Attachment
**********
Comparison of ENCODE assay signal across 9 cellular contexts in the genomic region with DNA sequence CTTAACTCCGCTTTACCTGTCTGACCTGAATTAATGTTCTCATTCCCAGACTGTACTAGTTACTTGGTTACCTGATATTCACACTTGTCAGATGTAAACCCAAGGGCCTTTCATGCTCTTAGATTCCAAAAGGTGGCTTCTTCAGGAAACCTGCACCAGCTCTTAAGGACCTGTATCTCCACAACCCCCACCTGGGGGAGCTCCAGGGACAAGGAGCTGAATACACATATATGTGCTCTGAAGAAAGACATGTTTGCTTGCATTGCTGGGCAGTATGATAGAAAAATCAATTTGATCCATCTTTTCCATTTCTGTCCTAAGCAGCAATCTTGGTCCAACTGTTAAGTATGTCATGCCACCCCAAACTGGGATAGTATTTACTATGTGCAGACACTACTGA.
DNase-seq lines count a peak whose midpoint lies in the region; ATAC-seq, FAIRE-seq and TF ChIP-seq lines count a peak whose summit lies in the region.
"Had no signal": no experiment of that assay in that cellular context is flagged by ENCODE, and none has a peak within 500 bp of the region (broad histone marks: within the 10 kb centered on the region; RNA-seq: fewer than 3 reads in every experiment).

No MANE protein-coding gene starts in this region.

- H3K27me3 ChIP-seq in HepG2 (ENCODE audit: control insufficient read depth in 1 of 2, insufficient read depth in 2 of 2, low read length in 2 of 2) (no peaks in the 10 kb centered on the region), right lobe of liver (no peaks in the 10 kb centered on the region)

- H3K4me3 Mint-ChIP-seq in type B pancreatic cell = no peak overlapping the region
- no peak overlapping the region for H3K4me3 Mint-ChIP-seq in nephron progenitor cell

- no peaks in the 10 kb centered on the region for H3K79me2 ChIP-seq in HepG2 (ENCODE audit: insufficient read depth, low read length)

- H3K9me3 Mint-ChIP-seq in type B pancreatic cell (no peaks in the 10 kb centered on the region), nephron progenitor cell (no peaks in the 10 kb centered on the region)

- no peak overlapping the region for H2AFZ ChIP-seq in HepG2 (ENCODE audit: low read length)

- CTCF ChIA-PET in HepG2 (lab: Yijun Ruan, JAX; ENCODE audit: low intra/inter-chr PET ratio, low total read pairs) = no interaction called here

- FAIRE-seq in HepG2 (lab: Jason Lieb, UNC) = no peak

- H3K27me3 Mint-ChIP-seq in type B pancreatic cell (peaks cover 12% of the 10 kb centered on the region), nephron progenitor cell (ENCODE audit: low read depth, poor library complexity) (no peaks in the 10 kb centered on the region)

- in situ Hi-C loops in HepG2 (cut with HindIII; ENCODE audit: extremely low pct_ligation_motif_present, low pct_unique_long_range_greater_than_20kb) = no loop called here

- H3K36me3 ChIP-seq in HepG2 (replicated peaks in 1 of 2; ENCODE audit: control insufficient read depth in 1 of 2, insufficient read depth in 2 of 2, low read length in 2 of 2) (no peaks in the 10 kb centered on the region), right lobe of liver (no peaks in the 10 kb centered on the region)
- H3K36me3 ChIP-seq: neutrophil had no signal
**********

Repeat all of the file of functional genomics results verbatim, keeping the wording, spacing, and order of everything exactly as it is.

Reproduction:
Comparison of ENCODE assay signal across 9 cellular contexts in the genomic region with DNA sequence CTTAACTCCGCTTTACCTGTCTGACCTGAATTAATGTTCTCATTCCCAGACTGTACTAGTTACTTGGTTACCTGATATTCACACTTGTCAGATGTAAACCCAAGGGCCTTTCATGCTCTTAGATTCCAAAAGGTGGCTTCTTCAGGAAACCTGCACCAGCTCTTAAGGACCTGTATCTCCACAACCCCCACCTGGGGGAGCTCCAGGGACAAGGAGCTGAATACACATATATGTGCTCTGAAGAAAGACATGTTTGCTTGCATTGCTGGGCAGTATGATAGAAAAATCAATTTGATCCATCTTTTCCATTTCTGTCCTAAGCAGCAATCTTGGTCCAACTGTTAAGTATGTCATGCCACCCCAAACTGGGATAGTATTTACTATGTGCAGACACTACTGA.
DNase-seq lines count a peak whose midpoint lies in the region; ATAC-seq, FAIRE-seq and TF ChIP-seq lines count a peak whose summit lies in the region.
"Had no signal": no experiment of that assay in that cellular context is flagged by ENCODE, and none has a peak within 500 bp of the region (broad histone marks: within the 10 kb centered on the region; RNA-seq: fewer than 3 reads in every experiment).

No MANE protein-coding gene starts in this region.

- H3K27me3 ChIP-seq in HepG2 (ENCODE audit: control insufficient read depth in 1 of 2, insufficient read depth in 2 of 2, low read length in 2 of 2) (no peaks in the 10 kb centered on the region), right lobe of liver (no peaks in the 10 kb centered on the region)

- H3K4me3 Mint-ChIP-seq in type B pancreatic cell = no peak overlapping the region
- no peak overlapping the region for H3K4me3 Mint-ChIP-seq in nephron progenitor cell

- no peaks in the 10 kb centered on the region for H3K79me2 ChIP-seq in HepG2 (ENCODE audit: insufficient read depth, low read length)

- H3K9me3 Mint-ChIP-seq in type B pancreatic cell (no peaks in the 10 kb centered on the region), nephron progenitor cell (no peaks in the 10 kb centered on the region)

- no peak overlapping the region for H2AFZ ChIP-seq in HepG2 (ENCODE audit: low read length)

- CTCF ChIA-PET in HepG2 (lab: Yijun Ruan, JAX; ENCODE audit: low intra/inter-chr PET ratio, low total read pairs) = no interaction called here

- FAIRE-seq in HepG2 (lab: Jason Lieb, UNC) = no peak

- H3K27me3 Mint-ChIP-seq in type B pancreatic cell (peaks cover 12% of the 10 kb centered on the region), nephron progenitor cell (ENCODE audit: low read depth, poor library complexity) (no peaks in the 10 kb centered on the region)

- in situ Hi-C loops in HepG2 (cut with HindIII; ENCODE audit: extremely low pct_ligation_motif_present, low pct_unique_long_range_greater_than_20kb) = no loop called here

- H3K36me3 ChIP-seq in HepG2 (replicated peaks in 1 of 2; ENCODE audit: control insufficient read depth in 1 of 2, insufficient read depth in 2 of 2, low read length in 2 of 2) (no peaks in the 10 kb centered on the region), right lobe of liver (no peaks in the 10 kb centered on the region)
- H3K36me3 ChIP-seq: neutrophil had no signal